One raw winter night the man heard an irregular thumping sound against the kitchen storm door. He went to a window and watched as tiny, shivering sparrows, attracted to the evident warmth inside, beat in vain against the glass.

Touched, the farmer bundled up and trudged through fresh snow to open the barn door for the struggling birds. He turned on the lights and tossed some hay in the corner. But the sparrows, which had scattered in all directions when he emerged from the house, hid in the darkness, afraid.

The man tried various tactics to get them into the barn. He laid down a trail of Saltine cracker crumbs to direct them. He tried circling behind the birds to drive them to the barn. Nothing worked. He, a huge, alien creature, had terrified them; the birds couldn’t comprehend that he actually desired to help. The farmer withdrew to his house and watched the doomed sparrows through a window. As he stared, a thought hit him like lightning from a clear blue sky: If only I could become a bird – one of them – just for a moment. Then I wouldn’t frighten them so. I could show them the way to warmth and safety.

At the same moment, another thought dawned on him. He grasped the reason Jesus was born.

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Because of the shooting July 20 in Colorado and the recent flurry of activity regarding the views of the owner of Chick-fil-a, not to mention the survivor’s benefits that won’t be paid to the partner of astronaut Sally Ride, I’ve been opening my Facebook news feed each day to a louder than usual cacophony of opinion.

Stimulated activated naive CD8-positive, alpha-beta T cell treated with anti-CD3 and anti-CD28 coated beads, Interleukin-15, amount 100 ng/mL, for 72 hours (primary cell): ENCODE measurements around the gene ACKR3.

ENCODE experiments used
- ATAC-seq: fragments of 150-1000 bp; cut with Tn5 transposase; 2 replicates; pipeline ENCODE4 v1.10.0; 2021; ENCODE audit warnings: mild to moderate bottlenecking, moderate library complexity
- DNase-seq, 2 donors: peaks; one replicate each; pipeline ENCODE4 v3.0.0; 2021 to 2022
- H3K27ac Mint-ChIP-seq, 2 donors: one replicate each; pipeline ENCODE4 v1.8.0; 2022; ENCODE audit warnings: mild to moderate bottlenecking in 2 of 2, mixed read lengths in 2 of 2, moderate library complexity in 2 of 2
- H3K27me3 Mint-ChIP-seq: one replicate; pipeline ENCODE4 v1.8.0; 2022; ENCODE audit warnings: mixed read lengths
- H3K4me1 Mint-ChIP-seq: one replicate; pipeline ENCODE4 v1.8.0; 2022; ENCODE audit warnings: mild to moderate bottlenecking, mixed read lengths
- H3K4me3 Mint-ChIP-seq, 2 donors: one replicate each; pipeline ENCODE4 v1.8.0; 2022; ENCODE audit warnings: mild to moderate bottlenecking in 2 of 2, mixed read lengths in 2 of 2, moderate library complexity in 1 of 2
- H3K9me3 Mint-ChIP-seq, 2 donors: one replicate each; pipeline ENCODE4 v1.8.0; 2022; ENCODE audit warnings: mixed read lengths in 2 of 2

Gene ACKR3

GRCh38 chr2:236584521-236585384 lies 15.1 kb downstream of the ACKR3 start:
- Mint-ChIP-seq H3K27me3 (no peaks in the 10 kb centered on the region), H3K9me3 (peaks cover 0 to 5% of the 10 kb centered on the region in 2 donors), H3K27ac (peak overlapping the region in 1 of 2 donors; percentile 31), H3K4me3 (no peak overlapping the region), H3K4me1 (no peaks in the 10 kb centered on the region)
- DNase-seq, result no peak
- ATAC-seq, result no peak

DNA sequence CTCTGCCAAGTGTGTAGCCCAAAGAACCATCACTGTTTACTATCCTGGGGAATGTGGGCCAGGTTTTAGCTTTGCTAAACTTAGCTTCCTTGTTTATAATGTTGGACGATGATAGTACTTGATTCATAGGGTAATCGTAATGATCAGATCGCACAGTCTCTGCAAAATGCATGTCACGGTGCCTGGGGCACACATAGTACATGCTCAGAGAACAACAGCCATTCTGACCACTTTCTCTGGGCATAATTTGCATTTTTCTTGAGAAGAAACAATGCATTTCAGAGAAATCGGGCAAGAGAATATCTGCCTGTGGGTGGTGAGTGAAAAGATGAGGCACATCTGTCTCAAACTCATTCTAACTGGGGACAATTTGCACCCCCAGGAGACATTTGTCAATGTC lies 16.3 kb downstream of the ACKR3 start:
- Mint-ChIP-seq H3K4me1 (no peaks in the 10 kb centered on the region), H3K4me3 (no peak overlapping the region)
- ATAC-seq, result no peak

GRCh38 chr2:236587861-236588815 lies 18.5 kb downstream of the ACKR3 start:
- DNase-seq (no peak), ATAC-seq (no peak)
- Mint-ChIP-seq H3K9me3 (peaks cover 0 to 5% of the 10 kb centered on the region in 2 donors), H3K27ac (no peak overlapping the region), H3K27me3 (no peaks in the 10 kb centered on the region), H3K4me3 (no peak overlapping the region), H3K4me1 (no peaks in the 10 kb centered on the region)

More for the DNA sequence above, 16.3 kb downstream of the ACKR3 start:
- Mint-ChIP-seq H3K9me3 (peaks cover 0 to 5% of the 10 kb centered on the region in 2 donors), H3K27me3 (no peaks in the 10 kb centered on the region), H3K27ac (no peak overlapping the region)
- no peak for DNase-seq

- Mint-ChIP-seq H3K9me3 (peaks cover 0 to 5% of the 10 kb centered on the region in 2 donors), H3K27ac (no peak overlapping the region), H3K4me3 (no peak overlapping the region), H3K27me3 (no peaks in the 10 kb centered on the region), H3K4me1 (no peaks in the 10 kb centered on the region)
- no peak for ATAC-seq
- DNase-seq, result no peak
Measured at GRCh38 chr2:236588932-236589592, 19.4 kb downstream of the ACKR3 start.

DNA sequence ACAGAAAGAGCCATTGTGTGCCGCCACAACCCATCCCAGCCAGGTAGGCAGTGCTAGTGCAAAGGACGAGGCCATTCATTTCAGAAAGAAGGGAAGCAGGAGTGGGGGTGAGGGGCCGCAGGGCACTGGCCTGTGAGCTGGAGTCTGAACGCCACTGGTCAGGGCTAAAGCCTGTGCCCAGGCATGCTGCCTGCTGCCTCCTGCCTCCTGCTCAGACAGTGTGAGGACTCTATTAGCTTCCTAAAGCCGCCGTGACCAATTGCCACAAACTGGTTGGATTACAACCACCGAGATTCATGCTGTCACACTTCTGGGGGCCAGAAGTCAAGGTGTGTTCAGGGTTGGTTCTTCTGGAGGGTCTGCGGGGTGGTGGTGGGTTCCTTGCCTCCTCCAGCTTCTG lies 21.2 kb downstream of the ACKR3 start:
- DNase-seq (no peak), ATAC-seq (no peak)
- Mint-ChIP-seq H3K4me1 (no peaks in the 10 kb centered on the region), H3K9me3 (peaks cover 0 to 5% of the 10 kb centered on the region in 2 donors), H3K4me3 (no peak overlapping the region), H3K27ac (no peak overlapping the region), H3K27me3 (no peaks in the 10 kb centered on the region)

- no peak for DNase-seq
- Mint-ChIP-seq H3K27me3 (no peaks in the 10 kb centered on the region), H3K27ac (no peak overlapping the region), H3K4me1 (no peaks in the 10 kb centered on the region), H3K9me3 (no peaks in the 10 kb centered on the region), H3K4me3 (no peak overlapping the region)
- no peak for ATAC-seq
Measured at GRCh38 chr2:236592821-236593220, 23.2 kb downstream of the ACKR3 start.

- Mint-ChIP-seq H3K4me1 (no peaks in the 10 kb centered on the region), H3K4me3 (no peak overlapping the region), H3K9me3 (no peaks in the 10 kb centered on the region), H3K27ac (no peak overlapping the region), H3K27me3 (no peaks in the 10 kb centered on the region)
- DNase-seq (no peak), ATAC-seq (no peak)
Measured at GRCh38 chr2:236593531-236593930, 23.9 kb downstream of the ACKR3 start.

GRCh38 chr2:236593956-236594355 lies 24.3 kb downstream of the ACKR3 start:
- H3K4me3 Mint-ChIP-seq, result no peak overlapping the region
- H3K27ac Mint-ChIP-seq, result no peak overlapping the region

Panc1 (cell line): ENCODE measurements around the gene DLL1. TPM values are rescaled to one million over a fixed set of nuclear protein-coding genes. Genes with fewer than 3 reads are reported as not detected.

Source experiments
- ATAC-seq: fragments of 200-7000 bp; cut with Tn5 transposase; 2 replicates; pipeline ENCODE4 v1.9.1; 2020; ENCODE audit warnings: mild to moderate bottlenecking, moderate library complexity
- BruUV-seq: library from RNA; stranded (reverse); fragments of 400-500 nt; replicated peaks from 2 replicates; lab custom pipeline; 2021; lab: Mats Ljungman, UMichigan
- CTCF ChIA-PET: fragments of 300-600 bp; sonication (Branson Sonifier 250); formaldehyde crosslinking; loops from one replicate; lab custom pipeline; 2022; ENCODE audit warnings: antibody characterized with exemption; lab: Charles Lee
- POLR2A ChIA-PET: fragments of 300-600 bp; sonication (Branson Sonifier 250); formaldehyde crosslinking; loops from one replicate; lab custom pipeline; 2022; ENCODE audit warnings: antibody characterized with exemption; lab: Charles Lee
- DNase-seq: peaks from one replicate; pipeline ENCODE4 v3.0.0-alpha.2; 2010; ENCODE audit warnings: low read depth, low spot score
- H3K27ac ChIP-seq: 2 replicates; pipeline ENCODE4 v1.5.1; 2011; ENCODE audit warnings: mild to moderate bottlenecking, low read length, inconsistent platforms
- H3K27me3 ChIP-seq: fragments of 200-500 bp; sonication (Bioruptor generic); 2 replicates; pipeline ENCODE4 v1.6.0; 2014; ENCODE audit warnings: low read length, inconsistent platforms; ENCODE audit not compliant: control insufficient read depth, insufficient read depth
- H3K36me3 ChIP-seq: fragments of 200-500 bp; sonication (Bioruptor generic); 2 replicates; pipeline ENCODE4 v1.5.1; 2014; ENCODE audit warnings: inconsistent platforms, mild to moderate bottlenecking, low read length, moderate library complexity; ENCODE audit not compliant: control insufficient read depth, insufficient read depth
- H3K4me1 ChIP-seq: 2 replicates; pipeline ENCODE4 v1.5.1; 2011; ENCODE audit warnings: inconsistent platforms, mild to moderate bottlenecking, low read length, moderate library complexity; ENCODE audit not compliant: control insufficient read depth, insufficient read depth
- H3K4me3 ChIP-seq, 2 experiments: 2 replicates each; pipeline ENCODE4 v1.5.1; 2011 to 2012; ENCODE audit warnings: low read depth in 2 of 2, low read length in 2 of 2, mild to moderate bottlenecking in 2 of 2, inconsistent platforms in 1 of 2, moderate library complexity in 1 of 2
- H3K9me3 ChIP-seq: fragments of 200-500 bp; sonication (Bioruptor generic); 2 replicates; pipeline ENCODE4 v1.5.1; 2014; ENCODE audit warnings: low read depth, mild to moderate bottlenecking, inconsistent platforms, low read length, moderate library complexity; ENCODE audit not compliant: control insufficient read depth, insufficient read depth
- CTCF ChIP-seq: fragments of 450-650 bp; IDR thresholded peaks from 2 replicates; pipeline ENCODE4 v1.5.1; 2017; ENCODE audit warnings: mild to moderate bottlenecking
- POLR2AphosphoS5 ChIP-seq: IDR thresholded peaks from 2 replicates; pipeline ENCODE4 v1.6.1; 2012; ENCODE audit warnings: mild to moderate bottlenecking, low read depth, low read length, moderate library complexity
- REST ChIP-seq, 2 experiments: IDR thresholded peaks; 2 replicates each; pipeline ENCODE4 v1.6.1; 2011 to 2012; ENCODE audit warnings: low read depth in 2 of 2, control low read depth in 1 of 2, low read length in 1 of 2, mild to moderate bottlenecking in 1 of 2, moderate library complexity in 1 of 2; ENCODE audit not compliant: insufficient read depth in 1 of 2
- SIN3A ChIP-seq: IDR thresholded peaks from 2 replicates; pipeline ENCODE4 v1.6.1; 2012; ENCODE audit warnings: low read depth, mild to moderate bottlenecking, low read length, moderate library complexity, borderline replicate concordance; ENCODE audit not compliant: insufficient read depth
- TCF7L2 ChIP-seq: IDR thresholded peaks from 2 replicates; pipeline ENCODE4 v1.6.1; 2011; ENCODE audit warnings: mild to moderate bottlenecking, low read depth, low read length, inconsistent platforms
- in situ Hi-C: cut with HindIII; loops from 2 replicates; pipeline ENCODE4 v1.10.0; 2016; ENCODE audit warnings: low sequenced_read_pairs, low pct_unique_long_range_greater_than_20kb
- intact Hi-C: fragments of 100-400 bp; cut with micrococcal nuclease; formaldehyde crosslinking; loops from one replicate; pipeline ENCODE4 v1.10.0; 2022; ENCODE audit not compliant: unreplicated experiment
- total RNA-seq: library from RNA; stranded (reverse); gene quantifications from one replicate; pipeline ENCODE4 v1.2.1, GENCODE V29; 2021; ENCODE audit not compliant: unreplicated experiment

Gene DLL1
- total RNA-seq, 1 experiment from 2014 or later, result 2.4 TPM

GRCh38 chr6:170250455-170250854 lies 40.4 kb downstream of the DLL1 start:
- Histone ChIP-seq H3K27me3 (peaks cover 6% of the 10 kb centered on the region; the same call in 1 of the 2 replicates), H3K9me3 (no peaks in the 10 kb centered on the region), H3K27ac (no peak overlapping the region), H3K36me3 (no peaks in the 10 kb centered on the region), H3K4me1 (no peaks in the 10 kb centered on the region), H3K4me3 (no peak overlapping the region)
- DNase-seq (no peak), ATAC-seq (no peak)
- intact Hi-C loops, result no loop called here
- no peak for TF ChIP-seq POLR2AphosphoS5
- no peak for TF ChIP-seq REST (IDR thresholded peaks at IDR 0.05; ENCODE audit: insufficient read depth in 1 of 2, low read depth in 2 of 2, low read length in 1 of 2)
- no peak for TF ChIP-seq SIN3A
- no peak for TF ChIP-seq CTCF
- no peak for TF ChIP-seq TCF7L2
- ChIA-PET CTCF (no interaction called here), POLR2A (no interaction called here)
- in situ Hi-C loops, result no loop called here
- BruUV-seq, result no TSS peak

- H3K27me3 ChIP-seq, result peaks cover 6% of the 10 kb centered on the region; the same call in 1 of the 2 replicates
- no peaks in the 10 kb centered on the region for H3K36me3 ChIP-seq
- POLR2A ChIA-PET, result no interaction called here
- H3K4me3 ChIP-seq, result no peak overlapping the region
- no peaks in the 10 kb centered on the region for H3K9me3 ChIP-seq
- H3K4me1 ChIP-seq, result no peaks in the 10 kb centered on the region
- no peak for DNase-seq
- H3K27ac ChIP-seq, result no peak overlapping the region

One friend’s recent post has me thinking.  “Let me know,” she wrote, “if you agree with this guy so I can unfriend you.”  This post included a sound bite of an elected official stating an opinion that he probably now wishes he’d kept private.  He essentially blamed the Colorado shooting on a decline of Christianity among Americans and said something about wishing an armed person had been present. (more…)

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Of all the posts and article I’ve read about the theater shootings in Colorado, this one, by someone who was there, speaks truth to me.

 

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Slate has an article about Jesus and homosexuality this week.

Though the article doesn’t reach much of a conclusion, it does allude to my own belief that Jesus believed in tending his flock.  He believed in reaching out to the poor, the sick, and the forgotten.

I guess what I really believe is that Jesus loved us, and wanted everyone to experience the love of his Father in Heaven.  Whenever I hear anyone using the Bible to decide that something is “wrong,” or that certain people can’t be loved by Jesus, I’m automatically suspicious.

We ascend to Heaven based on our relationship with Jesus.  Yes, we can live happier and more meaningful lives if we follow the Ten Commandments and do the things Jesus asked of us.  Yes, we try to glorify God each day through our behavior.  But Jesus isn’t about rejecting folks for the time they coveted the neighbor’s wife or new Lexus.  He’s about loving folks so that they can become more like Him.

Imagine the line of souls waiting to enter heaven.  No one will be asked, “Who received your love?”  But everyone will be asked, “Do you love me?”  And those who answer yes will pass through the pearly gates.

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Once again I’m linking to Jon Acuff for today’s dose of Christian philosophy.  This entry has everything:  humor, Jesus, and a fun opportunity to help out.